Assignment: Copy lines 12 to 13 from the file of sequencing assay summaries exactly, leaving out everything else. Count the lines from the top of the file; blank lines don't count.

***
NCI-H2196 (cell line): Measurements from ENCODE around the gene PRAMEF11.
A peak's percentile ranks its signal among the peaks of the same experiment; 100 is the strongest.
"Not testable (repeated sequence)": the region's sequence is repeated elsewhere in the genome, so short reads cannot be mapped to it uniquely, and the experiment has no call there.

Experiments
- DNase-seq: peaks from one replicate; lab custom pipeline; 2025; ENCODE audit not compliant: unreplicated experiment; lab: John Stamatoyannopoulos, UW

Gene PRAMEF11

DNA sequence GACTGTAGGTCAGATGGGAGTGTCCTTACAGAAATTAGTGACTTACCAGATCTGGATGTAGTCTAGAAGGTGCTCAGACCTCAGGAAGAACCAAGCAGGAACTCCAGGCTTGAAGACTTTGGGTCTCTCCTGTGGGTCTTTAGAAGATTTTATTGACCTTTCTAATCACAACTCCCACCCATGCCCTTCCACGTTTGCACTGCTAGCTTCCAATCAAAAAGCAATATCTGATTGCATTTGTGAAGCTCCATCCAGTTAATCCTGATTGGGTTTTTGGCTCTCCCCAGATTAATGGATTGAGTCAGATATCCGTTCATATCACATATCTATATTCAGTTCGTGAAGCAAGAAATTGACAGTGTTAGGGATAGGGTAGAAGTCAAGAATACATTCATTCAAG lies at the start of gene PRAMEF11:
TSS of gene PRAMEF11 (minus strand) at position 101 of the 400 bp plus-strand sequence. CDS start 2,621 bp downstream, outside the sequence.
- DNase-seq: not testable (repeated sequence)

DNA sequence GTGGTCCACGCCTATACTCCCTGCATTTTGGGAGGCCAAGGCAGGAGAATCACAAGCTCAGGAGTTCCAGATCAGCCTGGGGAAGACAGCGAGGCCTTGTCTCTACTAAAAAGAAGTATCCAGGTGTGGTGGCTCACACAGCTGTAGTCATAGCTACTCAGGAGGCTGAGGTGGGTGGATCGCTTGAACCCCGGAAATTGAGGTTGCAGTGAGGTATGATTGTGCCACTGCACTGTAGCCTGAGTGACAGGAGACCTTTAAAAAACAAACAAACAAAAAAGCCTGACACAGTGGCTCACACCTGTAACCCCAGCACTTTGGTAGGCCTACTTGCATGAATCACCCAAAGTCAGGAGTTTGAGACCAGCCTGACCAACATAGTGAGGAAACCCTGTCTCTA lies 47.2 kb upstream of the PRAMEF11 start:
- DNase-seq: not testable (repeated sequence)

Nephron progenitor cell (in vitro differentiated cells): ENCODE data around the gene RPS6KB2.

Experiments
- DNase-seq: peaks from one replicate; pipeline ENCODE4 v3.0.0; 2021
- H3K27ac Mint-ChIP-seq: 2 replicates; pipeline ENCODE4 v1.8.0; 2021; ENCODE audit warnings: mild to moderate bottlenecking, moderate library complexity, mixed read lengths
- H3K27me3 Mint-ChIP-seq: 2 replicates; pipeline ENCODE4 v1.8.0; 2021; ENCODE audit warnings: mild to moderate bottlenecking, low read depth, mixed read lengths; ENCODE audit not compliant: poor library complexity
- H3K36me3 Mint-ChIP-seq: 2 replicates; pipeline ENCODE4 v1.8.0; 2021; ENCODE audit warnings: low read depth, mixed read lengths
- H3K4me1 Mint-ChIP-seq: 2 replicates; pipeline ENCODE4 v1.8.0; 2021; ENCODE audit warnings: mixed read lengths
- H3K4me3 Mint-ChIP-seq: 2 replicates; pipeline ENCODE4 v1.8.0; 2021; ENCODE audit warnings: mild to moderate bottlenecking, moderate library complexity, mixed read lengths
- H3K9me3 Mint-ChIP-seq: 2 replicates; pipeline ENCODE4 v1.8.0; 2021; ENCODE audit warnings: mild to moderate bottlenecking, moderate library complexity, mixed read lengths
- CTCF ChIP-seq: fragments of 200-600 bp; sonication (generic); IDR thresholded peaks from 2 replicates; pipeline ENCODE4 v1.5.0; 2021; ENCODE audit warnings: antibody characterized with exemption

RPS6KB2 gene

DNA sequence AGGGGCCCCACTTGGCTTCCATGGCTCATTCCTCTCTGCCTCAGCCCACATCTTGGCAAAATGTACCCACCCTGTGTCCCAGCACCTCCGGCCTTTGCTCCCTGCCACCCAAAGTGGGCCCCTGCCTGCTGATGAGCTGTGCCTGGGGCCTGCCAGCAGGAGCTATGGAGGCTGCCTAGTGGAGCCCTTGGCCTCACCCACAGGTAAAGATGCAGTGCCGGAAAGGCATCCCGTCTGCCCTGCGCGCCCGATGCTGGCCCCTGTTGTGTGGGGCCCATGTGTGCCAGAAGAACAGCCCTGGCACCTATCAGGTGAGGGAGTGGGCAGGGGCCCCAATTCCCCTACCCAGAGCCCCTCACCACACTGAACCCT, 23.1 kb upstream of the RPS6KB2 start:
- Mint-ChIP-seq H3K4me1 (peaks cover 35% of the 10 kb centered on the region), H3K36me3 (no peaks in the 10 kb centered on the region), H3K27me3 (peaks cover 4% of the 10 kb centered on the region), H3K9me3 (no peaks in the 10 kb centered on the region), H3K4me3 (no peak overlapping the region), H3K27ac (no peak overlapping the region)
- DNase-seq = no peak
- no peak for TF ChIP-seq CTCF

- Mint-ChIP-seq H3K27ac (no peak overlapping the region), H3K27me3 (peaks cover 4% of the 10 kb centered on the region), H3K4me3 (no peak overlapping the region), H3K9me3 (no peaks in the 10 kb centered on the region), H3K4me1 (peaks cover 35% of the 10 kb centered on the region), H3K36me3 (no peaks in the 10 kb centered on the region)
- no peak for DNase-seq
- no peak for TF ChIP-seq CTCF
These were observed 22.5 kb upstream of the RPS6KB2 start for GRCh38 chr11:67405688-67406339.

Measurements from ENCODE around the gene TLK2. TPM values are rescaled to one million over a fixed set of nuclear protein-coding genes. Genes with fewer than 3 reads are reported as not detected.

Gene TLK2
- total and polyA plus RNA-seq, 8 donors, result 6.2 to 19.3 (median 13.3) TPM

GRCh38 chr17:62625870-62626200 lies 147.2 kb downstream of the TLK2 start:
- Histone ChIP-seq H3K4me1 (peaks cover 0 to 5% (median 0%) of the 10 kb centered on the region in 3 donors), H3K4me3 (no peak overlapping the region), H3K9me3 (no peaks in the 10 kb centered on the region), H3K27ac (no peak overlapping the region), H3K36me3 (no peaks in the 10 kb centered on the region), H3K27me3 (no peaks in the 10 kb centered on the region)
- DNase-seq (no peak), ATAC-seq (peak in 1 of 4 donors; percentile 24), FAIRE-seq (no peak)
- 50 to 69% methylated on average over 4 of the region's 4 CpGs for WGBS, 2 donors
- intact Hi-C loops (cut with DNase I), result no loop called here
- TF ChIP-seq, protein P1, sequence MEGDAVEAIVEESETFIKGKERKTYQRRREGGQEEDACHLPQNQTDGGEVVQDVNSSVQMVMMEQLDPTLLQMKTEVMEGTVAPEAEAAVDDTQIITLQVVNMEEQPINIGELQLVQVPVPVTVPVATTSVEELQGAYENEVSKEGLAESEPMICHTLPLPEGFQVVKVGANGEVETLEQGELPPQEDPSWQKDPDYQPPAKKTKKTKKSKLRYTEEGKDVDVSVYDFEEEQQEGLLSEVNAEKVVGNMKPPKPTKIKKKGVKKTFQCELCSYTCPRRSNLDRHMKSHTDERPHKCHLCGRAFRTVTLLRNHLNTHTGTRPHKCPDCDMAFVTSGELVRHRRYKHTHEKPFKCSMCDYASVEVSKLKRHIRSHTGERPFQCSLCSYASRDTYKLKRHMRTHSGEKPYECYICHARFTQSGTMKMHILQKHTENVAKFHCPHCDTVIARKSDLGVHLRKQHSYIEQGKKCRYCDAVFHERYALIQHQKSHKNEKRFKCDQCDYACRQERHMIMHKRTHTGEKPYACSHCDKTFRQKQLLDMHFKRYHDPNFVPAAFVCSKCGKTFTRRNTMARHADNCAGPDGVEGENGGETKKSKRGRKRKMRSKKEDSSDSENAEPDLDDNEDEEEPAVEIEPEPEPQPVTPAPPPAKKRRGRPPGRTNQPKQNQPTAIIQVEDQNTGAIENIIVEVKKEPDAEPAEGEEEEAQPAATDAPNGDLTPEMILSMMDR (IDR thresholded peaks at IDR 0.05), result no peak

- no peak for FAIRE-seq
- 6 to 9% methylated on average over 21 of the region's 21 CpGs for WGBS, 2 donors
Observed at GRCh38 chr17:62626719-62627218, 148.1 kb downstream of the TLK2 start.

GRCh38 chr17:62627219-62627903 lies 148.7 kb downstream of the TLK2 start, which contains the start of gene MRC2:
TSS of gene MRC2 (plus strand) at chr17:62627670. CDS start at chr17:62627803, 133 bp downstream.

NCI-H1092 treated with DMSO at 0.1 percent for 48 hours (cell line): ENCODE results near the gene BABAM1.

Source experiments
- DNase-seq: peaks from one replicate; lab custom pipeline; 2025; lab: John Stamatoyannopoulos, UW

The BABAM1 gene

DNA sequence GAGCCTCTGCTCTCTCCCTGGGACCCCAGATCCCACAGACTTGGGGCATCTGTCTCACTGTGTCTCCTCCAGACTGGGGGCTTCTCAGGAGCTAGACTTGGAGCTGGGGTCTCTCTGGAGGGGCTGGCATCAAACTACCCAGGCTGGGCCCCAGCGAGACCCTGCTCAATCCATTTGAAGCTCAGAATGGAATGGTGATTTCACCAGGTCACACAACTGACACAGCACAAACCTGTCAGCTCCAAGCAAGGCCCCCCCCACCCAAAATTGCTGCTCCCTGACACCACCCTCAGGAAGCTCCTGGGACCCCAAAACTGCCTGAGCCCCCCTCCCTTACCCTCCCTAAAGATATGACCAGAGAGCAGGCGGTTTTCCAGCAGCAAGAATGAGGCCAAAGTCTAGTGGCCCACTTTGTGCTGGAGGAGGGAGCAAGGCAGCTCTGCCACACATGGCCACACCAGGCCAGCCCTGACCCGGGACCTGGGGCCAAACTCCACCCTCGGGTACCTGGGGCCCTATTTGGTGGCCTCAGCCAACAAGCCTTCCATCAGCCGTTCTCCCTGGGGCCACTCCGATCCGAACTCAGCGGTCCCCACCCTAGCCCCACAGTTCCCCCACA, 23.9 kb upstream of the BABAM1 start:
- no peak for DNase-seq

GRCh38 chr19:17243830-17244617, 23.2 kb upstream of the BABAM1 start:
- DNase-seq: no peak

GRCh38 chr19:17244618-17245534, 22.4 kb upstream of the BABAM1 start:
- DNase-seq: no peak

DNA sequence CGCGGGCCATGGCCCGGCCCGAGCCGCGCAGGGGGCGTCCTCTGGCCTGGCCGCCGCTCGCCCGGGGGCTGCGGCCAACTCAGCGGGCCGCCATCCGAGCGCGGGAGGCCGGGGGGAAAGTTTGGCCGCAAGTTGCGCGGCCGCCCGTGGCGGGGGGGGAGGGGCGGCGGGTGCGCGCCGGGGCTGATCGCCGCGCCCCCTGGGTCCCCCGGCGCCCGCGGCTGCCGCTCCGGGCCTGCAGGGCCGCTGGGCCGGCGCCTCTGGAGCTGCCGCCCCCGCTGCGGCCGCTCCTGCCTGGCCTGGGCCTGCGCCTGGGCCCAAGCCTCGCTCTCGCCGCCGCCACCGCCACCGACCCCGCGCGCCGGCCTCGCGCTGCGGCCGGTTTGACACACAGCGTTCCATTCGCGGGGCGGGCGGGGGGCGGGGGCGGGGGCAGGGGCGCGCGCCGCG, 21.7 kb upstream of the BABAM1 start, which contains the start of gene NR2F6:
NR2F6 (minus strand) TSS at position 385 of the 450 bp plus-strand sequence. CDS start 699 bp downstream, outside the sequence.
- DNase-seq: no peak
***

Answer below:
Nephron progenitor cell (in vitro differentiated cells): ENCODE data around the gene RPS6KB2.

Experiments